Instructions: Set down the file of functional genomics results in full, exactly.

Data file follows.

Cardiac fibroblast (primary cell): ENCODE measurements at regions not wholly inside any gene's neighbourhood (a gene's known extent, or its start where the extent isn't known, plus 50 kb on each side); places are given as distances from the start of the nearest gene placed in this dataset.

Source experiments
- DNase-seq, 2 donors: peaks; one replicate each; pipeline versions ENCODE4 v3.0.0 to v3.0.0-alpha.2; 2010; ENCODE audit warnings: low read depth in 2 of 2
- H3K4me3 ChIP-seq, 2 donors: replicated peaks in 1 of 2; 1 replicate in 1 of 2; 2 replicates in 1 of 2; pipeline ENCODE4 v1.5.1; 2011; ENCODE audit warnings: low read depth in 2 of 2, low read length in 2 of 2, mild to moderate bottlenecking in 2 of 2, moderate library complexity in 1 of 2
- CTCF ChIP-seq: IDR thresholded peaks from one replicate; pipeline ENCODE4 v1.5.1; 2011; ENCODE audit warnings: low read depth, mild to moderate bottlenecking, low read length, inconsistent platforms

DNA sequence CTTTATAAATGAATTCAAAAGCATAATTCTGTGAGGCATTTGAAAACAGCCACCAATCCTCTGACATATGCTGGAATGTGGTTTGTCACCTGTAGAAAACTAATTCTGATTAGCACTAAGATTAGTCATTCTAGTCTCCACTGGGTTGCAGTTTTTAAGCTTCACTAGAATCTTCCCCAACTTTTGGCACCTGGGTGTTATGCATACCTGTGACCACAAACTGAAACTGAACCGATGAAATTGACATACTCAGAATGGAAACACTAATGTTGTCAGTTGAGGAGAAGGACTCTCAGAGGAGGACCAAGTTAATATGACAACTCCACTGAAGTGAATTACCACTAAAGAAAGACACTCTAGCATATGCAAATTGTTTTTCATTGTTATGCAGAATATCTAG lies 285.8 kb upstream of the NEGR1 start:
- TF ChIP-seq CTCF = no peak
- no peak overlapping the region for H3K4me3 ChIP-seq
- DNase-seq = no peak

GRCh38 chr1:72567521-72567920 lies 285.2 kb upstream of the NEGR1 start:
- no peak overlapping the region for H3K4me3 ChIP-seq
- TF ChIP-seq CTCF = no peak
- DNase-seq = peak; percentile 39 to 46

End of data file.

Cardiac fibroblast (primary cell): ENCODE measurements at regions not wholly inside any gene's neighbourhood (a gene's known extent, or its start where the extent isn't known, plus 50 kb on each side); places are given as distances from the start of the nearest gene placed in this dataset.

Source experiments
- DNase-seq, 2 donors: peaks; one replicate each; pipeline versions ENCODE4 v3.0.0 to v3.0.0-alpha.2; 2010; ENCODE audit warnings: low read depth in 2 of 2
- H3K4me3 ChIP-seq, 2 donors: replicated peaks in 1 of 2; 1 replicate in 1 of 2; 2 replicates in 1 of 2; pipeline ENCODE4 v1.5.1; 2011; ENCODE audit warnings: low read depth in 2 of 2, low read length in 2 of 2, mild to moderate bottlenecking in 2 of 2, moderate library complexity in 1 of 2
- CTCF ChIP-seq: IDR thresholded peaks from one replicate; pipeline ENCODE4 v1.5.1; 2011; ENCODE audit warnings: low read depth, mild to moderate bottlenecking, low read length, inconsistent platforms

DNA sequence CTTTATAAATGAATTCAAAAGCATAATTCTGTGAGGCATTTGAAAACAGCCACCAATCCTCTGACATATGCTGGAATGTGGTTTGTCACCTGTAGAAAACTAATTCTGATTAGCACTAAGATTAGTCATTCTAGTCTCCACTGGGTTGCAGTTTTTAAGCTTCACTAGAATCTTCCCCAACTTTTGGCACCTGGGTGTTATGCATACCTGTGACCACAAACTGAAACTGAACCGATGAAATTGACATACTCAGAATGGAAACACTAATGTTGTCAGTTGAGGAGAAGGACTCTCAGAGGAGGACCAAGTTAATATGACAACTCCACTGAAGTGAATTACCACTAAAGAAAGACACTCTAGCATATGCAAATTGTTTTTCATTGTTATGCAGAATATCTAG lies 285.8 kb upstream of the NEGR1 start:
- TF ChIP-seq CTCF = no peak
- no peak overlapping the region for H3K4me3 ChIP-seq
- DNase-seq = no peak

GRCh38 chr1:72567521-72567920 lies 285.2 kb upstream of the NEGR1 start:
- no peak overlapping the region for H3K4me3 ChIP-seq
- TF ChIP-seq CTCF = no peak
- DNase-seq = peak; percentile 39 to 46